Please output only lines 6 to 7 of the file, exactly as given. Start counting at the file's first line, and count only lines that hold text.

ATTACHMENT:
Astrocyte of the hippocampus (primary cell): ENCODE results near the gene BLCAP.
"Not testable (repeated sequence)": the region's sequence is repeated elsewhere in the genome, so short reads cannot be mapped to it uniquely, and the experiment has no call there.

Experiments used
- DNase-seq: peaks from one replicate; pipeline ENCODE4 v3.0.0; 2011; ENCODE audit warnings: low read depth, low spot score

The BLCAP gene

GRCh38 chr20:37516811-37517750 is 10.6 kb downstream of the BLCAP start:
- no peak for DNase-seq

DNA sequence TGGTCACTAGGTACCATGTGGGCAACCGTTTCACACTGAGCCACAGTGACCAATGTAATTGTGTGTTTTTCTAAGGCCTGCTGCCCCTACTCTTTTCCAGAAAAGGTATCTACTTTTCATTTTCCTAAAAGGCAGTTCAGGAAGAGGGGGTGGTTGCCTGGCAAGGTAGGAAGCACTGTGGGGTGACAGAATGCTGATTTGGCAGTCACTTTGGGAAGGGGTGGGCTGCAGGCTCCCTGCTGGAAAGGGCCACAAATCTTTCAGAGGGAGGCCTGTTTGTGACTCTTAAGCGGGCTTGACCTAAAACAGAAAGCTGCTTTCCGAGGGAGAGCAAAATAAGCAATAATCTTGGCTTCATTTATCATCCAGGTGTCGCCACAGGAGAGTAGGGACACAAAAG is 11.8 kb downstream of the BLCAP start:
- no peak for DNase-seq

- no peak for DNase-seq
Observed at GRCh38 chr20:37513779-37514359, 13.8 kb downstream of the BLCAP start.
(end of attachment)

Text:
GRCh38 chr20:37516811-37517750 is 10.6 kb downstream of the BLCAP start:
- no peak for DNase-seq